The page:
Trump’s rollback gets chilly reception in Detroit suburb

Source: Maxine Joselow, E&E News reporter • Posted: Wednesday, September 26, 2018

DEARBORN, MICH. — The Trump administration was hoping for a warm welcome just outside Motor City today as it held a public hearing on its rollback of Obama-era climate rules for cars.

No such luck.

One after another, critics ranging from auto executives to environmentalists assailed the rollback.

“Climate change is real. We are doing our part to address it,” said Bob Holycross, vice president of sustainability, environment and safety engineering for Ford Motor Co. “Let me be clear: We do not support standing still. Clean car standards should increase year over year.”

EPA and the National Highway Traffic Safety Administration last month outlined a series of options for the Obama-era car rules. The administration’s preferred option was freezing fuel economy standards at 2020 levels through 2026, rather than increasing their stringency each year as President Obama had envisioned.

Just as significant, the administration proposed rescinding California’s Clean Air Act waiver for greenhouse gases. The waiver lets the state set more stringent tailpipe pollution rules than the federal government. Twelve states and the District of Columbia have adopted those tougher rules, representing about 40 percent of the country’s auto market.

Holycross told EPA today, “It is imperative that there is one set of standards with EPA, NHTSA and California coming together. … A patchwork of regulations doesn’t work, and we need regulatory certainty, not protracted litigation.”

The CEOs of major automakers met with President Trump shortly after his inauguration to discuss softening the Obama-era car rules. But they’ve changed their tune since then, with Ford CEO Jim Hackett saying last week that the company is “in favor of keeping the standard, not a rollback” (Greenwire, Sept. 21).

In addition to Ford, auto industry interests represented at the hearing included Fiat Chrysler Automobiles and the National Automobile Dealers Association.

Steve Bartoli, vice president for global fuel economy and greenhouse gas emissions compliance with Fiat Chrysler, said today that the company supports increasing the stringency of the standards, but they must account for market realities such as consumer preferences for less fuel-efficient vehicles.

The first speaker this morning was Rep. Debbie Dingell (D-Mich.). She’s a former General Motors Co. executive whose husband, former Rep. John Dingell (D-Mich.), faced criticism from environmentalists for being too cozy with the auto industry (Greenwire, May 18).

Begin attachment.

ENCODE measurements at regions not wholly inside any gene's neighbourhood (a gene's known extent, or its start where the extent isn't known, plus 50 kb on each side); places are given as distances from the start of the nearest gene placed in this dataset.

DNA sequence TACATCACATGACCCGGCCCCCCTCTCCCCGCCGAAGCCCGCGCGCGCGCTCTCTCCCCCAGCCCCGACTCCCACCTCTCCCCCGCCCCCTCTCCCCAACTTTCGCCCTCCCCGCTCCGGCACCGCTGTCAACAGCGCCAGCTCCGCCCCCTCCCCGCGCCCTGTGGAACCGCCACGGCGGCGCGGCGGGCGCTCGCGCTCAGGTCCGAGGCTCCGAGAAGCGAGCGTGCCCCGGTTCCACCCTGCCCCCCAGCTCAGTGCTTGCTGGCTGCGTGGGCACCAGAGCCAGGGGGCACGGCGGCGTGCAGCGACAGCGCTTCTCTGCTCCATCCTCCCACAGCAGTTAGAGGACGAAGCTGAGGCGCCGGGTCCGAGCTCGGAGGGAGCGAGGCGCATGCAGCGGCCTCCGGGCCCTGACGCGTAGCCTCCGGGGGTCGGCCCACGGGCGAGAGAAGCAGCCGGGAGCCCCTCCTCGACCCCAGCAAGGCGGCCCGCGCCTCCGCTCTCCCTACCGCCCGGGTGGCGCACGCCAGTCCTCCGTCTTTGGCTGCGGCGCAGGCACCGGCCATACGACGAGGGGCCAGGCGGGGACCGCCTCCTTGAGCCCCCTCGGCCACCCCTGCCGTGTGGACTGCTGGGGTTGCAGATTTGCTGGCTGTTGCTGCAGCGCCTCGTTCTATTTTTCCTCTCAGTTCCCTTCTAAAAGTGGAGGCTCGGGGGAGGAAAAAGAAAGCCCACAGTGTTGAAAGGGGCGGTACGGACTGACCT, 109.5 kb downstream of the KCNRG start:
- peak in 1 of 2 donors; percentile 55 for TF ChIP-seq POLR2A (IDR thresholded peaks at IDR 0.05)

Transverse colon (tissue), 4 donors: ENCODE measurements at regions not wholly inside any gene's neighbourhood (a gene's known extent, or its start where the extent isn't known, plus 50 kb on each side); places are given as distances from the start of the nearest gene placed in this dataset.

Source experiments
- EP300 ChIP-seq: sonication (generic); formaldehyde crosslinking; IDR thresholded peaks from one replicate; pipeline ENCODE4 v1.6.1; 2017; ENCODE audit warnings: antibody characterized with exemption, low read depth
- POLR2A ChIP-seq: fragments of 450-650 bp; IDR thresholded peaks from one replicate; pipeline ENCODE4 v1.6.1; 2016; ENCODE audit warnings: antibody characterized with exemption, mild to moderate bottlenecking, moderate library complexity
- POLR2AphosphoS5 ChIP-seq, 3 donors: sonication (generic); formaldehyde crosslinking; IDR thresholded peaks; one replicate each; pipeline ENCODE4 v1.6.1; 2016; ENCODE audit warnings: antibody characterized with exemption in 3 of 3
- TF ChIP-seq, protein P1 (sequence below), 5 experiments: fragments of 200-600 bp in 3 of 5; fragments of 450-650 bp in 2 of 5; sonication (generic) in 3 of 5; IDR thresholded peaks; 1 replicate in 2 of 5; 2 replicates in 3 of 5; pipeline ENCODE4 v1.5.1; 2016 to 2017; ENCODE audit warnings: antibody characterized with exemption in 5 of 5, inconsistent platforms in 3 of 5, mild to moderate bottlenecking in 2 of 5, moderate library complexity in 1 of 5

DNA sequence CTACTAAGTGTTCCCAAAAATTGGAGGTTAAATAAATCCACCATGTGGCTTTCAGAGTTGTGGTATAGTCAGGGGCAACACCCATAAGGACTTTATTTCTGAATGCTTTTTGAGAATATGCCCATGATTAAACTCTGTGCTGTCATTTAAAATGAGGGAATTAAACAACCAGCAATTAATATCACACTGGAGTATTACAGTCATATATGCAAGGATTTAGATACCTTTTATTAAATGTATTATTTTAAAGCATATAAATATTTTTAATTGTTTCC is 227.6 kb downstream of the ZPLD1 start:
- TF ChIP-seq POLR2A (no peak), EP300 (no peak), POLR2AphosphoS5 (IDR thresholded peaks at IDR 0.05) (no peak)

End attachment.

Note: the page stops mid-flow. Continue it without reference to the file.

Dingell delivered a stinging rebuke of the rollback, saying it would harm both the environment and the economy.

“We need one national program for fuel economy with strong reasonable standards that increase year over year,” she said. “Nobody can deny that strong fuel economy standards have kept our environment clean [and] reduced our dependence on foreign oil. … Flatlining standards is harmful to American leadership and innovation, as well as to the environment.”

James McCargar, a former longtime EPA scientist who served under both Democratic and Republican administrations, also appeared to hammer the proposal.

“In all my career as a scientist, I have never reviewed such a blatant, unjustified attempt to subvert a judicially driven EPA policy,” he said. “It isn’t about vehicle safety; it’s about upending U.S. climate policy.”

Maggie Striz Calnin, program manager and air quality specialist with Southwest Detroit Environmental Vision, warned about health impacts of the rollback. “The city has significant health and environmental impacts from mobile sources,” she said. “It contributes to 800 hospitalizations due to respiratory concerns, and not to be missed, 570,000 school absences annually in the city of Detroit.”

Some speakers expressed support for the proposal, but they were outnumbered by the critics.

Jason Hayes, director of environmental policy with the Mackinac Center for Public Policy, commended the administration for revisiting the Obama-era rules, which he described as costly for industry.

EPA air chief Bill Wehrum and NHTSA Deputy Administrator Heidi King were both present at today’s hearing, which is slated to run until 5 p.m. or until everyone has had a chance to speak. The agencies held the first public hearing on the cars proposal yesterday in Fresno, Calif. They’re set to hold a third and final hearing tomorrow in Pittsburgh. They hope to finalize the amended car rules by early next year.

Prior to today’s hearing, public interest groups held press conferences this morning to broadcast their opposition.

Zoe Lipman, director of vehicles and advanced transportation at the BlueGreen Alliance’s, warned that the administration’s own analysis shows the proposal would lead to cuts in auto manufacturing jobs (Climatewire, Aug. 7).

Public Citizen and the Sierra Club held another press event in a separate room, where they installed dozens of ringing alarm clocks to send a symbolic “wake-up call” to automakers to publicly oppose the rollback.

“These standards are the United States’ largest-ever effort to reduce climate pollution,” said Mike Berkowitz, legislative and political director of the Sierra Club’s Michigan chapter. “This is a big deal.”